Stats That Matter: What the Philadelphia Eagles Must Maintain or Improve in 2012
Philadelphia Eagles fans don't really care what happens in 2012 so long as the team improves on one statistic: wins. As owner Jeff Lurie stated following the season, 8-8 was an unacceptable record for a team with this much talent.
To increase that win total, the Eagles have to improve in a lot of tangible and intangible areas. Many of the steps they take will be visible to the human eye, but there are also some specific statistics that might be linked deeply to Philly's fate.
Here's a look at what, from a statistical standpoint, they must maintain or improve in order to be successful in 2012:
Improve: Turnover differential
What's crazy is that the Eagles finished 8-8 despite having the NFL's eighth-ranked offense and eighth-ranked defense. By many statistical measures, they were a great team last season. Two things killed them: poor tackling (which I'll get to in a moment) and turnovers.
Interestingly, only the Buccaneers were worse than Philly in both of those categories.
The Eagles finished 2011 with a minus-14 turnover differential. Considering that only three of the 12 playoff teams were in the red from a turnover perspective, and that seven of the top eight teams in the category made the postseason, it's easy to see why minus-14 would be crippling.
The good news is that the Eagles were minus-10 in those dreadful first five games of the season and only minus-four the rest of the way. That's an indication that they've already made dramatic improvements in this field.
Still, even if you prorate that minus-four to minus-five over 16 games, only two of the 12 playoff teams had worse differentials than that in 2011.
Although it didn't do a bad job creating takeaways on defense, it was offensive sloppiness that cost Philly most dearly last season. The offense gave it away 38 times (second most in football) and had only one turnover-free game.
Even on their season-ending, four-game winning streak, when the D was beginning to make big plays and get the offense the ball, they basically maintained that pace with nine turnovers.
It would be too easy to say that this starts and ends with Michael Vick, who lost four fumbles and threw 14 interceptions, amassing 18 turnovers in just 13 games, but a lot of it has to do with the support the team is giving Vick.
With Vick out of the lineup, Vince Young and Mike Kafka threw 11 interceptions on just 130 total pass attempts. Sure, Vick has to make better decisions, but the Eagles have to do their best to ensure that their franchise quarterback has room to breathe in order to a) avoid mistakes and b) stay in games so that they don't have to use guys like Kafka too often.
Improve: Missed tackle percentage
This one is probably even less surprising than the first point, but there's little doubt that Philly has to improve on tackling in order to succeed in 2012.
I wrote extensively about this a couple of weeks ago, so I won't repeat myself too much, but the goal for the Eagles should be to decrease that missed-tackle percentage from 8.1 percent (provided by Football Outsiders) to about six percent.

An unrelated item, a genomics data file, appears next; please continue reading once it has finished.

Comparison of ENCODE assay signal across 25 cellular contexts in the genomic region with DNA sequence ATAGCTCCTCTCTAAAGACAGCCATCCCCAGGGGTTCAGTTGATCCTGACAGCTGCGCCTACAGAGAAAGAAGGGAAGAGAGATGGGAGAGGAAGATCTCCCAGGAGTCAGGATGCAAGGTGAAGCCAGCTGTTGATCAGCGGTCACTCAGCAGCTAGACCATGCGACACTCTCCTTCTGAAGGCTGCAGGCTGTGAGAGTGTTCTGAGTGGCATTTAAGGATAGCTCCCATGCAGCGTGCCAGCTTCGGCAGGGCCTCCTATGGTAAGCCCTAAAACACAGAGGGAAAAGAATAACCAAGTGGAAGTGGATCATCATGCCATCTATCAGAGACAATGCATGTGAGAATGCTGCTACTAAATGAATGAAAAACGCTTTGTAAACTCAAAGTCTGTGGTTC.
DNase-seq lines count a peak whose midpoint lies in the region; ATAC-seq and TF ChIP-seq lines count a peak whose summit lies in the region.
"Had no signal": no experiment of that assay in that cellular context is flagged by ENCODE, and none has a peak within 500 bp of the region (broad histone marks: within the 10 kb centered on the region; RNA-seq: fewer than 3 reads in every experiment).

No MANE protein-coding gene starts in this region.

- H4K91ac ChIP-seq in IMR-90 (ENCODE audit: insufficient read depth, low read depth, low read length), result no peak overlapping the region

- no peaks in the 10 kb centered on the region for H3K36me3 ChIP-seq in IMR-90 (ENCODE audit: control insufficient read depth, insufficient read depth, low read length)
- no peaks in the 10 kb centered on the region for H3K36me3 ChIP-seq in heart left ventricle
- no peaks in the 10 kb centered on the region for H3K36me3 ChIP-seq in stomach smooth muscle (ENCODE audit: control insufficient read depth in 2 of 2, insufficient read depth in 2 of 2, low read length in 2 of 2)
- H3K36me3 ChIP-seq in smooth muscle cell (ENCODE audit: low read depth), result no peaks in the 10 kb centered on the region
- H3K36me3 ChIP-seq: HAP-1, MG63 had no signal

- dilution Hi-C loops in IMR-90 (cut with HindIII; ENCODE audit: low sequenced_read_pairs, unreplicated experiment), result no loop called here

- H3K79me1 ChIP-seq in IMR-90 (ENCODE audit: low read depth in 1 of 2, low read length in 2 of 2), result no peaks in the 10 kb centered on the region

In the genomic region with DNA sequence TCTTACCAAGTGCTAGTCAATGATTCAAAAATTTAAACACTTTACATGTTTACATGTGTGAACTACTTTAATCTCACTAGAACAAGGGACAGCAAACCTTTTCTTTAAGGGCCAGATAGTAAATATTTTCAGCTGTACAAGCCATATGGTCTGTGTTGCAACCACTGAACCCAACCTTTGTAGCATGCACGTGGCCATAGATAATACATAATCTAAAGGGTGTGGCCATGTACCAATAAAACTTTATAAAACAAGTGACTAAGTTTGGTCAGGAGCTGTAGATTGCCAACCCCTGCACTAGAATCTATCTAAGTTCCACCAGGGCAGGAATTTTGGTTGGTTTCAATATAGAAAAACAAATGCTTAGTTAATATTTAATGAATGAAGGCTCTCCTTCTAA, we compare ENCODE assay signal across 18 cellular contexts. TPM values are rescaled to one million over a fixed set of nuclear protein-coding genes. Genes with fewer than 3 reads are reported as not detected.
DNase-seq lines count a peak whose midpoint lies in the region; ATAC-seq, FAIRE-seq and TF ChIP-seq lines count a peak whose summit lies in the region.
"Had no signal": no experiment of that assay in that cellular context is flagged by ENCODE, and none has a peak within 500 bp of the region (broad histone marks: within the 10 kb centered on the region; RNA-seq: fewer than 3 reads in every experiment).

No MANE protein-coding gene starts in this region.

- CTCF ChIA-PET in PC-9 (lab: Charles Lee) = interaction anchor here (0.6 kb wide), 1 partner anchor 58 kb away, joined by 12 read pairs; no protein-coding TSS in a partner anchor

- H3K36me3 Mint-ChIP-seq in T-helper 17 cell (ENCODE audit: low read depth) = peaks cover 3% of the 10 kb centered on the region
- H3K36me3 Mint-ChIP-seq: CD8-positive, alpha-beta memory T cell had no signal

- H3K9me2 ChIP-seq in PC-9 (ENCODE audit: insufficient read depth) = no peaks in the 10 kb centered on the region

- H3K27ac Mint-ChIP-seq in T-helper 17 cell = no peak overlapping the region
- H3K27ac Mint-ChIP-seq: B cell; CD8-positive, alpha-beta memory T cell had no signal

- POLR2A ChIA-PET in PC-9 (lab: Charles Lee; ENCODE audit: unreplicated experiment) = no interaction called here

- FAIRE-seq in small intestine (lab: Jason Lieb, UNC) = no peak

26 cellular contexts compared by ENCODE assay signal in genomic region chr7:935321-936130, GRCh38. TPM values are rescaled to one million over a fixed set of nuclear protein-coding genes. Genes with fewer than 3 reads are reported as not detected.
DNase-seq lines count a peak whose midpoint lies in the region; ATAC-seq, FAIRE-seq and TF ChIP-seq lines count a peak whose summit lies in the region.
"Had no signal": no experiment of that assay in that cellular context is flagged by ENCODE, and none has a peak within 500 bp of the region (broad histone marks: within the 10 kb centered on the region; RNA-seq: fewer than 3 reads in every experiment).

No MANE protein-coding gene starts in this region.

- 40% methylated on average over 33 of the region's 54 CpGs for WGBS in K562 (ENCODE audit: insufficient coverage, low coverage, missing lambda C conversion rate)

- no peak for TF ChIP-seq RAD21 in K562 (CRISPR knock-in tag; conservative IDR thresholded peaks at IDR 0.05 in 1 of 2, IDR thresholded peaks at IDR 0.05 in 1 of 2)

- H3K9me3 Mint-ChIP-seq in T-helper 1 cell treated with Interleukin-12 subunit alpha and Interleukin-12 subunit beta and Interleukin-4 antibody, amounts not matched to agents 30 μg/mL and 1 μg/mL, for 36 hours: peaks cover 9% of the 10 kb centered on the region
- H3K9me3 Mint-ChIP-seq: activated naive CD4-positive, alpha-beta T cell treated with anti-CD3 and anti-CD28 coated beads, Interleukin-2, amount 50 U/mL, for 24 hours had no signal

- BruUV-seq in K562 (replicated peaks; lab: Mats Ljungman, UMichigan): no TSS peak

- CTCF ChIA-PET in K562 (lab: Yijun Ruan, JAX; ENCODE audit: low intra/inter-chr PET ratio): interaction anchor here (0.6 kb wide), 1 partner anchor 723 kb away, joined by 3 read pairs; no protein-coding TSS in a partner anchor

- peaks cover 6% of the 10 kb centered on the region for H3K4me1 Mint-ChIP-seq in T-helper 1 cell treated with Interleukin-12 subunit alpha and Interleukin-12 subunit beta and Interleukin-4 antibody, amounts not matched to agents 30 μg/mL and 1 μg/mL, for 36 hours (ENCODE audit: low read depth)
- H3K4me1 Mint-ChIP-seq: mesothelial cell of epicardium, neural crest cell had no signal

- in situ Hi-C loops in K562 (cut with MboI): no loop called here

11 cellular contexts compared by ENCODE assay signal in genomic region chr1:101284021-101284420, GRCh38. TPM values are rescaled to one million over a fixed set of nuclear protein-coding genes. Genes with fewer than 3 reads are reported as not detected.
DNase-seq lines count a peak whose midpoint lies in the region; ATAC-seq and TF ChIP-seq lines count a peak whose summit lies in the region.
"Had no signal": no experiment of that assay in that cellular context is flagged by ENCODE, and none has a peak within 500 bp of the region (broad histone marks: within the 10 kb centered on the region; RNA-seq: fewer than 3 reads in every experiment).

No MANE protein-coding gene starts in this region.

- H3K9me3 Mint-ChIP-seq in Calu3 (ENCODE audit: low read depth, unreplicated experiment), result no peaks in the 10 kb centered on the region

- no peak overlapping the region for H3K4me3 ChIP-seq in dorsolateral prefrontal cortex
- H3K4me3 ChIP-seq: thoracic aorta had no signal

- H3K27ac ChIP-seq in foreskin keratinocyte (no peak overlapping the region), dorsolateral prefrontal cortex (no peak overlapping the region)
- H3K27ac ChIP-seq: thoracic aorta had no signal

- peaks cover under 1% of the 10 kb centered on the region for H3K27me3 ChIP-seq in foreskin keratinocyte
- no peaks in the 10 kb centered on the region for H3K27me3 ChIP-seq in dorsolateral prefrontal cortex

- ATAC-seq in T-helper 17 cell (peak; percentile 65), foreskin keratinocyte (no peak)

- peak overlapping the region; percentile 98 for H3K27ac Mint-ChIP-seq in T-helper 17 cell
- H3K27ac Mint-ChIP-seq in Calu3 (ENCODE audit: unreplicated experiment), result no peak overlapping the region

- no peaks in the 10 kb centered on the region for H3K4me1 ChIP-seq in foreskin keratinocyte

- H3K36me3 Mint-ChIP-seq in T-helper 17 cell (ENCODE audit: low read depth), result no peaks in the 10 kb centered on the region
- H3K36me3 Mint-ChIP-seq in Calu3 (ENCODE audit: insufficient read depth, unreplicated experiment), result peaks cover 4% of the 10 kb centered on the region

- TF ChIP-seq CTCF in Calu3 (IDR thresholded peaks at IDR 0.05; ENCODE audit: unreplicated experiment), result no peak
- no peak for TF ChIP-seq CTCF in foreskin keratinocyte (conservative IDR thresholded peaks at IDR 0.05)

I know that doesn't seem earth-shattering, but it's just about regaining respectability in this field. While it's true that the league's best teams usually fare well in this area (the Super Bowl champion Giants led the NFL at 3.8 percent), teams like the Saints (6.3 percent), Lions (6.2 percent) and Falcons (6.0 percent) proved last year that you can win despite being ranked in the bottom chunk of the league in this category.
But anything beyond 7.0 is simply horrendous and almost impossible to overcome. The 2011 Bucs (9.0) and Eagles (8.1) were two of the worst tackling teams I've ever seen.
The other 30 NFL teams had between 41 and 70 missed tackles last season. Tampa Bay and Philadelphia had 106 and 97, respectively.
That's the definition of inexcusable.
Improve: Red-zone scoring percentage on defense
Only nine defenses gave up fewer points than the Eagles in 2011, but that ranking could have been a lot higher had Philly not allowed touchdowns on 59.6 percent of red-zone possessions (according to Team Rankings).
Only three other teams fared worse than the Eagles did defensively in the red zone, and only eight teams surrendered more passing touchdowns than they did.
Zero of the 10 worst red-zone defenses in the NFL were able to win a playoff game last year. And so in order to accomplish their goals, the Eagles have to drop that number from 60 percent to about 50 percent in 2012.
Maintain: Defensive sack percentage
In which area do the Eagles need to improve the most?
By almost all measures, the Eagles had the best pass rush in the league during the 2011 regular season. They were tied for the NFL lead with 50 sacks, led all teams with a 111.3 pass-rushing grade from Pro Football Focus and easily led the league with 8.8 sacks per 100 pass attempts (per Pro Football Reference).
As a result, Advanced NFL Stats gave the Philly defense the league's third-best success rate against the pass, despite glaring weaknesses in the secondary. The Eagles had the only defense ranked in the top seven by Pro Football Focus that had a negative score in pass coverage.
With that secondary expected to perform better in 2012, the pass rush merely has to keep doing its thing.
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